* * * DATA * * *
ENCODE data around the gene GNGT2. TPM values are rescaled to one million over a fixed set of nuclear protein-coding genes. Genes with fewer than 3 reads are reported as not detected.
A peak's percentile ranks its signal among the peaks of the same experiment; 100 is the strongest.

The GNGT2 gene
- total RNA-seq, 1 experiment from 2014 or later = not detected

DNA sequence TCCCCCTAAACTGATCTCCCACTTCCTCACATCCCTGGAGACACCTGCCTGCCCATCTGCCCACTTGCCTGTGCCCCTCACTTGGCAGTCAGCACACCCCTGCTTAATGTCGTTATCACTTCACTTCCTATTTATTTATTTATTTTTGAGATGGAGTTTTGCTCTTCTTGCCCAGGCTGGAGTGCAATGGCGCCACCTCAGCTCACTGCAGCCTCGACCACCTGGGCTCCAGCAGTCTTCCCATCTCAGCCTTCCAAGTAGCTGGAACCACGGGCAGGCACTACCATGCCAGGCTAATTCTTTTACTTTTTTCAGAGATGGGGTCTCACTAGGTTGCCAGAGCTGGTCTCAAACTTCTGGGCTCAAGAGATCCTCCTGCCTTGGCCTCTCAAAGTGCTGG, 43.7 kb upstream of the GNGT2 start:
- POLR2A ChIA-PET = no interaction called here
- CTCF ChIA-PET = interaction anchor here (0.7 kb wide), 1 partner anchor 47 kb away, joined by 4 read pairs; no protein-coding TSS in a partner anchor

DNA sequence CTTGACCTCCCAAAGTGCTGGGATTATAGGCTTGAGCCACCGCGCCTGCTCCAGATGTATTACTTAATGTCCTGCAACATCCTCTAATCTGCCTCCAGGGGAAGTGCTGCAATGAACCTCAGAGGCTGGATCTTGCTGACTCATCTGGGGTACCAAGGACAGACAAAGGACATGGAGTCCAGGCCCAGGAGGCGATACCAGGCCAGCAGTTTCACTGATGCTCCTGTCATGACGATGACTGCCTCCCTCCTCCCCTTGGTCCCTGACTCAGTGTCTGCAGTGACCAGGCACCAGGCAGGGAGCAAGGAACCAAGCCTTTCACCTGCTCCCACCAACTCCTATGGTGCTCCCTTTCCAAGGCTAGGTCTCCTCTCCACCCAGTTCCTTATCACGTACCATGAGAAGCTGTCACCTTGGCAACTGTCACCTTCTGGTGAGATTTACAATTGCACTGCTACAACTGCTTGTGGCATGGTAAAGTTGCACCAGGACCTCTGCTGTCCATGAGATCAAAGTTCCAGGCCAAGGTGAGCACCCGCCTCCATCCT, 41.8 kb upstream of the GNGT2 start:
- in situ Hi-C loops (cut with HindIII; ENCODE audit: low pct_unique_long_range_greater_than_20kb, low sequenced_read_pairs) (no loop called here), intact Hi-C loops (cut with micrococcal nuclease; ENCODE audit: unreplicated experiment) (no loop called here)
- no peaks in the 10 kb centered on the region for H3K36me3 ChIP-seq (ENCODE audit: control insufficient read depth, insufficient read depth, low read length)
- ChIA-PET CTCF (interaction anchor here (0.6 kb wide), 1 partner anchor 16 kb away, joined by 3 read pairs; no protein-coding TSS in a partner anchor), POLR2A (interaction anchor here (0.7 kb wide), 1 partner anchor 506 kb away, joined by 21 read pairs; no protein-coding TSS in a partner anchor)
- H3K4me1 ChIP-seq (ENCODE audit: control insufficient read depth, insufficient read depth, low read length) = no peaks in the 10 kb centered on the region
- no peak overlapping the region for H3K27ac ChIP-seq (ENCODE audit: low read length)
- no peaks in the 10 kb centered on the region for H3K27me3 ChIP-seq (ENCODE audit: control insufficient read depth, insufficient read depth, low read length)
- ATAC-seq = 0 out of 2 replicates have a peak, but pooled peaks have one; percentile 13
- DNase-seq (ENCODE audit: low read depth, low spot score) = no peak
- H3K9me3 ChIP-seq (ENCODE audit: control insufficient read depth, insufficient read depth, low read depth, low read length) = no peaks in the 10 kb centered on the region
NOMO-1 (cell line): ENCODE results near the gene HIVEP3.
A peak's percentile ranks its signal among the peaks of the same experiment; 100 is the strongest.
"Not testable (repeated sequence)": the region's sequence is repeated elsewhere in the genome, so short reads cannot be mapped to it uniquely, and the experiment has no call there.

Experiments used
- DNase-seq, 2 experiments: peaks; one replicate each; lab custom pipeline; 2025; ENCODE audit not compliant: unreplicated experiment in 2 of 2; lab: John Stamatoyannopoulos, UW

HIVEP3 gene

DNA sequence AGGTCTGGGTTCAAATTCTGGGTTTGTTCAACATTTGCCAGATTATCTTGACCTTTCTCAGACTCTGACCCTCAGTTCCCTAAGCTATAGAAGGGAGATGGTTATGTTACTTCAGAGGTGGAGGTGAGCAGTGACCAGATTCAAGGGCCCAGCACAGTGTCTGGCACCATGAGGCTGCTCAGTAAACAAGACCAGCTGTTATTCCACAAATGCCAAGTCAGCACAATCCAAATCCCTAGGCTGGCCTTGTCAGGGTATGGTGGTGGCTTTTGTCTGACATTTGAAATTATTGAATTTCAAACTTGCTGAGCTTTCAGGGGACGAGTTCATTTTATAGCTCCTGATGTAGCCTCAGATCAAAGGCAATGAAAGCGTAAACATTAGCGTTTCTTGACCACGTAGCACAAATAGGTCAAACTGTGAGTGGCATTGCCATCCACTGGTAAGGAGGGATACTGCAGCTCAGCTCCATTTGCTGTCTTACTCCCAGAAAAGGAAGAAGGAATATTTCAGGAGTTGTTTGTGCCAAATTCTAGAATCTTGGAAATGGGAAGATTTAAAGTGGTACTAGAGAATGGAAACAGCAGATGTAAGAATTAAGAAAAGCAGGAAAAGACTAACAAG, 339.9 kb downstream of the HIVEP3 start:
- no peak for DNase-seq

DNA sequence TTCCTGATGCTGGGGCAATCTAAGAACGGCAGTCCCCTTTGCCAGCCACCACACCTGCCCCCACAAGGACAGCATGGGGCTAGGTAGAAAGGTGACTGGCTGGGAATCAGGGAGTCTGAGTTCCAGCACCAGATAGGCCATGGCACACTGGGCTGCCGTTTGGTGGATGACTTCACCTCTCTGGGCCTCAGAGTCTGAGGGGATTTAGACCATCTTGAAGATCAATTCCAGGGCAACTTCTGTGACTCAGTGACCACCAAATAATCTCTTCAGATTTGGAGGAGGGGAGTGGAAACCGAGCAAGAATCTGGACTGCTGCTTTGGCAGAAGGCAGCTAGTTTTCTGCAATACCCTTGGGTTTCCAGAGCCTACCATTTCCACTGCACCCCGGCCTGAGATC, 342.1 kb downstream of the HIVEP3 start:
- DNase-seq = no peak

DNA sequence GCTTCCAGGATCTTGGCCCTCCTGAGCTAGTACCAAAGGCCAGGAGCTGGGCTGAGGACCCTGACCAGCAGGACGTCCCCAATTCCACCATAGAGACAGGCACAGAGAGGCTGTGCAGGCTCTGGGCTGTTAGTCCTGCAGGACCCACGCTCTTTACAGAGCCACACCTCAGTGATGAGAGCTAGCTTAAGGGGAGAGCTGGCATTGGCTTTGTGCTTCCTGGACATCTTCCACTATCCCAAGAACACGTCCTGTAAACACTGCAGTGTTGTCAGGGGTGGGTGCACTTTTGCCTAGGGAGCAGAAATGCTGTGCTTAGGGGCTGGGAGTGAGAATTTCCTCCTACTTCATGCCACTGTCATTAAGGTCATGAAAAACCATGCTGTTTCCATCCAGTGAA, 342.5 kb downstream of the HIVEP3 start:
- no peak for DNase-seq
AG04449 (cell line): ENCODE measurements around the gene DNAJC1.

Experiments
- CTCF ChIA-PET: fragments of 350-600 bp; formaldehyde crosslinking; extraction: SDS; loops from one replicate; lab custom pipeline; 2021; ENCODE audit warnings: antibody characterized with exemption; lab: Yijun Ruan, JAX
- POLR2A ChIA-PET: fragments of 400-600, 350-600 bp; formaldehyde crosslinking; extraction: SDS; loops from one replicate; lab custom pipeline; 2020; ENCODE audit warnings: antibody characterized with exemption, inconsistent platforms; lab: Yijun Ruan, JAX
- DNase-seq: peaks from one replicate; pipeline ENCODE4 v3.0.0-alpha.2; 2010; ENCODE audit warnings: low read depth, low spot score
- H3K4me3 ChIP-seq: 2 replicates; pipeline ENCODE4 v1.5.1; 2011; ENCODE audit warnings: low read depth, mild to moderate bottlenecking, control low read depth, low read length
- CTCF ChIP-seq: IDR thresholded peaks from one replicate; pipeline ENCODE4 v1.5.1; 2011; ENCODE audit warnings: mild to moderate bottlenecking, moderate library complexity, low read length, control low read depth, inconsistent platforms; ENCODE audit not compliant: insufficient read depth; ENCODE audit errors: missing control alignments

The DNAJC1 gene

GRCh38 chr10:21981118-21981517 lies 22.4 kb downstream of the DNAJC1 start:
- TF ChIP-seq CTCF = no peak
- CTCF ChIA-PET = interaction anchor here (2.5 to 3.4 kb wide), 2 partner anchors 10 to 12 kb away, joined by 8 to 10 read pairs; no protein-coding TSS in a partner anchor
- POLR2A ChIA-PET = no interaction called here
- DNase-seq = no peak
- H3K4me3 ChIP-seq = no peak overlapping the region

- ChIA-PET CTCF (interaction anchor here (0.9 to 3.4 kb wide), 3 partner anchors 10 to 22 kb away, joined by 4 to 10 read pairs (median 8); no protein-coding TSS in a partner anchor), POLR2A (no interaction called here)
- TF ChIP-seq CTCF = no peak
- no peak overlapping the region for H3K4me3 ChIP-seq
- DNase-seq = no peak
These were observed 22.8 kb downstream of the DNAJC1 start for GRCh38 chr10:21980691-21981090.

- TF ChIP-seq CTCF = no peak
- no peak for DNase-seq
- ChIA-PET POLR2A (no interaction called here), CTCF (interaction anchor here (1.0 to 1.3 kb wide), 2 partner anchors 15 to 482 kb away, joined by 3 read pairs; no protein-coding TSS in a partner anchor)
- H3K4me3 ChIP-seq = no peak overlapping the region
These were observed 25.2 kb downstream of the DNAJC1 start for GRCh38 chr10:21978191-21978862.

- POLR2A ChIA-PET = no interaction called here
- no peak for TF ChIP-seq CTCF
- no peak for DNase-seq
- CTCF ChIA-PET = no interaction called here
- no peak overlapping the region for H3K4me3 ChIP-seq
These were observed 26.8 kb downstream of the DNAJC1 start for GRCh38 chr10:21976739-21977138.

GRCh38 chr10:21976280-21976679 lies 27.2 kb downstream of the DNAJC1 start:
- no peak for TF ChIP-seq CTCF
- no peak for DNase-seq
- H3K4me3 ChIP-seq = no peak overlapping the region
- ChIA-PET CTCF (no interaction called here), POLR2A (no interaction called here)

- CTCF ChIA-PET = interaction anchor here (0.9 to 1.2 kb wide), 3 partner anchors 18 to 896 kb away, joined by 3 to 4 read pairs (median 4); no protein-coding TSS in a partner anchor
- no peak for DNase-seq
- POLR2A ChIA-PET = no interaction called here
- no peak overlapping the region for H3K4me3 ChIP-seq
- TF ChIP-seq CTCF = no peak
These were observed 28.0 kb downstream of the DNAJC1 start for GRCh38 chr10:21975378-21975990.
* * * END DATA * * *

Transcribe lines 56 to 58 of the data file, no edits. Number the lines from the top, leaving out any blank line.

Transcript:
- no peak for DNase-seq
- CTCF ChIA-PET = no interaction called here
- no peak overlapping the region for H3K4me3 ChIP-seq